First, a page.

Time to promote reconciliation in Gilgit-Baltistan


Weekly Bang-e-Sahar Saturday, April 26—-May 2, 2008
Editorial
FEDERAL Minister for Kashmir Affairs and Northern Areas Qamaruz Zaman Kaira’s promises made with the people of Gilgit-Baltistan during his recent visit to the area seem prototype and `conditional’ like the ones committed by the successive governments in the past. The people of this region were expecting that after formation of the new democratic government, the 100-day plan announced by Prime Minister Yousaf Raza Gilani would also be extended to Gilgit-Baltistan, but the minister’s visit to the area has further increased people’s reservations and apprehensions regarding Islamabad’s actual intentions in the region. The minister announced to withdraw army personnel from the civilian institutions of the region within 90 days and bring a package for the area but remained silent on announcing any steps aimed to end over 60 years of deprivation and restore national identity of the region. Though he said steps would be taken to bring the region at par with all provinces of Pakistan, but at the same time he termed the issue of giving provincial status to Gilgit-Baltistan sensitive and indicated to debate the matter in parliament.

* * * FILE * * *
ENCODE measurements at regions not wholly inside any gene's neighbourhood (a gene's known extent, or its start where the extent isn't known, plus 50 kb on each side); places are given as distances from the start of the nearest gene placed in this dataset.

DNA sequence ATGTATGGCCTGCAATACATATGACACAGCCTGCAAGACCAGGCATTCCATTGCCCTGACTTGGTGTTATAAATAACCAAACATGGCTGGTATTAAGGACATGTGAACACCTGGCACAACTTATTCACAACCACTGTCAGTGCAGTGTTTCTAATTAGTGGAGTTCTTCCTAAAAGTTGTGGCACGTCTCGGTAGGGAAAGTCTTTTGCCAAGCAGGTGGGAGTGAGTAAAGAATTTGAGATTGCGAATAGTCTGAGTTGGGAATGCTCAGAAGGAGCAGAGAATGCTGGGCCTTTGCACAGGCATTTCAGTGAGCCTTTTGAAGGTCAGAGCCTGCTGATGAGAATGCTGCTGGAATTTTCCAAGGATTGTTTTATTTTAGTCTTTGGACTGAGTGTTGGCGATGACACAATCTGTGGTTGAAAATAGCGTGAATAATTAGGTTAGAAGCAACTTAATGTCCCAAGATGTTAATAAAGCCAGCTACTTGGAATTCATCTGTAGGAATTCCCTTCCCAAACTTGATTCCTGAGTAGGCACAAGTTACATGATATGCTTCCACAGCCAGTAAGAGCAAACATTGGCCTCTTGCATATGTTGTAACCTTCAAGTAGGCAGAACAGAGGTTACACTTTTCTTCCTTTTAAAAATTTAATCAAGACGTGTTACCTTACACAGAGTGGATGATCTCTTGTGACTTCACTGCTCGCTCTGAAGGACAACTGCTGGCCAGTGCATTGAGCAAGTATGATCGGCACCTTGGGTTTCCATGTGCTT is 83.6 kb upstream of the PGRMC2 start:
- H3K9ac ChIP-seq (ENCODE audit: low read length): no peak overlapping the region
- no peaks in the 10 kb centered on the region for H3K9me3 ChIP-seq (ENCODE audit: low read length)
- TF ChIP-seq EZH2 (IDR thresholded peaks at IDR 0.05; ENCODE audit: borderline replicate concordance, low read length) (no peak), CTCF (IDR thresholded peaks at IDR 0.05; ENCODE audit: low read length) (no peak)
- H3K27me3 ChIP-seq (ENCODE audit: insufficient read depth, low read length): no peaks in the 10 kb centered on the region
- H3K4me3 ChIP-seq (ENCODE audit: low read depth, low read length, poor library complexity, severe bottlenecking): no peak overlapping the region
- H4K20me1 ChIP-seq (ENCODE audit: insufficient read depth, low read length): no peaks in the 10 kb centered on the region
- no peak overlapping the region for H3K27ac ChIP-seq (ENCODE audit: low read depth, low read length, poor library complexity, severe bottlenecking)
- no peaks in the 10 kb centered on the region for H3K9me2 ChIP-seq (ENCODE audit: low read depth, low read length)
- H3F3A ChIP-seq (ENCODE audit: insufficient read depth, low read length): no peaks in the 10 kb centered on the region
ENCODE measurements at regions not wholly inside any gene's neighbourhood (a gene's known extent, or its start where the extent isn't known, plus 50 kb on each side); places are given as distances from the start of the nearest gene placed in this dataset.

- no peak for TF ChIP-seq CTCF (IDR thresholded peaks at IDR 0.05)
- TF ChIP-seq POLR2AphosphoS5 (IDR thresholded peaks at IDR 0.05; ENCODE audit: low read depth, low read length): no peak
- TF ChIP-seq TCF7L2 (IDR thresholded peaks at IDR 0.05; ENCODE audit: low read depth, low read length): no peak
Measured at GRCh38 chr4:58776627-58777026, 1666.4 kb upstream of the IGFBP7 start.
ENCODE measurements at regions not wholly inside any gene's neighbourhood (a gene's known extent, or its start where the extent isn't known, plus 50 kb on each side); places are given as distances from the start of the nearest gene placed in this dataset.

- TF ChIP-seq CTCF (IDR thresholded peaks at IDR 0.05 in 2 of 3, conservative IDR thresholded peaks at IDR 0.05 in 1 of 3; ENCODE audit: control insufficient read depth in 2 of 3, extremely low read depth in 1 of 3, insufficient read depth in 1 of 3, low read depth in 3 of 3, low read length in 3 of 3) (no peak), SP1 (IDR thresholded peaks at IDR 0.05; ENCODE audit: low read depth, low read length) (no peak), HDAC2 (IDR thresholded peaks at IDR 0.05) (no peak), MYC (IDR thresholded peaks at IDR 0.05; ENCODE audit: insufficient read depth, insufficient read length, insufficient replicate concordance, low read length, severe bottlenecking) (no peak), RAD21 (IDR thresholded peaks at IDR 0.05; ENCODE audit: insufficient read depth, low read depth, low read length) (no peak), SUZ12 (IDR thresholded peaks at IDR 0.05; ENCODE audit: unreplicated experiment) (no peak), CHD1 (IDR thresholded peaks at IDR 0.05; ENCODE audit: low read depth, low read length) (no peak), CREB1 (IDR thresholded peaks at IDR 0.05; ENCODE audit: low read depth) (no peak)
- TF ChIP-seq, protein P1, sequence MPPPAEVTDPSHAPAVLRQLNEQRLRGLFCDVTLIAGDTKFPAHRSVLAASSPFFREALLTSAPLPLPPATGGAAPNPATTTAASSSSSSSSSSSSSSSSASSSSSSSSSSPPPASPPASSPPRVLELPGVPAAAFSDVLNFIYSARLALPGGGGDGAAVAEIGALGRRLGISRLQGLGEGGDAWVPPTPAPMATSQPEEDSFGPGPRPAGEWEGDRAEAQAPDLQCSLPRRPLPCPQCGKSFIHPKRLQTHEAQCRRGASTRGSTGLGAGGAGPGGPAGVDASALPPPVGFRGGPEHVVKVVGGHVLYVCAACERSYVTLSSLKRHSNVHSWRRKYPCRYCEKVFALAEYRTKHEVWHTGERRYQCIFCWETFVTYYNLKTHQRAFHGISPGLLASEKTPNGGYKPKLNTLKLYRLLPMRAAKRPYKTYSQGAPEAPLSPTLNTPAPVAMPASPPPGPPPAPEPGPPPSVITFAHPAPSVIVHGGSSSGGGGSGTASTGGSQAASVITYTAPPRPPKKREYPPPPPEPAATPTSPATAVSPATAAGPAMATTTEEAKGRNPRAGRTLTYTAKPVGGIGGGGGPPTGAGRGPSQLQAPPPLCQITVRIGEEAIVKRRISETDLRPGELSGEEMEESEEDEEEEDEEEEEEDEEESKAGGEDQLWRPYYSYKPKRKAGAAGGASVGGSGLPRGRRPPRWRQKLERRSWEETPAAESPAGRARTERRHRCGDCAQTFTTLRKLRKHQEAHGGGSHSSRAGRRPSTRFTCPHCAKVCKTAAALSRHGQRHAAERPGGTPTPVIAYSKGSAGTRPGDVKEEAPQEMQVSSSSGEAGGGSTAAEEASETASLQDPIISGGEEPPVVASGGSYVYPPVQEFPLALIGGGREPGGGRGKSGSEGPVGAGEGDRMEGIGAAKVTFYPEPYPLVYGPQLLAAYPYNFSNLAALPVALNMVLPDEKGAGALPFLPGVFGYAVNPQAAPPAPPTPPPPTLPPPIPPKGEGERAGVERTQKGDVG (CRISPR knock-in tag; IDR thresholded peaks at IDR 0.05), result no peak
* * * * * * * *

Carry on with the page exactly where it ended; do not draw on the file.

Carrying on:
Gilgit-Baltistan, whose future is linked to the larger Kashmir issue, has been kept deprived of all basic human, social, economic, political and constitutional rights for the last over six decades. It should be kept in mind that the future of this region has to be decided by the political leadership and people of Gilgit-Baltistan not by Pakistani ministers and rulers. We should not expect that the rulers of Pakistan would ever compromise on their own interests and give relief to the area people in accordance with their aspirations, because state has its own priorities and the rulers can at best improve upon the steps taken by previous setups. For sure, they have no tangible solutions to the issues of constitutional, economic, social and national identity. Had it been possible for any ruler to do so, President Musharraf was well placed to at least implement his own announcements. Based on all these facts, it can be noted that if the present government wants to take steps for the development of Gilgit-Baltistan, it would have to take a different path than treaded by the previous governments because unlike in the past the area is now politically awaken. The real issues of the region cannot be further sidelined and the people cannot be kept entangled in non-issues to divert their attention from real problems. Now, it is time to take stringent steps to end human rights violations, establish true democratic institutions, end poverty, unemployment and improve the socio-economic conditions of the people. For all these to happen, the right to self-rule should be transferred to the local people. As a first step, establishment of an independent constituent assembly and withdrawal of cases against nationalist leaders are mandatory. The government’s conciliatory approach started in all provinces including Balochistan should also be extended to Gilgit-Baltistan and cases registered against nationalist leaders of the region should be abolished. Particularly, we would like to mention the name of Balawaristan National Front (BNF) Charman Abdul Hamid Khan, who has been living in exile for the last ten years. The present democratic government should drop all cases against Abdul Hamid Khan and allow him to return to his motherland without any fear and apprehension. Similarly, there are hundreds of other nationalist leaders against whom cases are registered in the region. It is high time the government withdrew all such cases and start a new beginning of national reconciliation. The leaders of PPP and the PML-N had made tall claims of bringing revolutionary changes in the area during the regime of Prevez Musharraf and they have now got the opportunity to fulfill these promises and give the people their due rights which they have been denied on one pretext or the other for the last over six decades.

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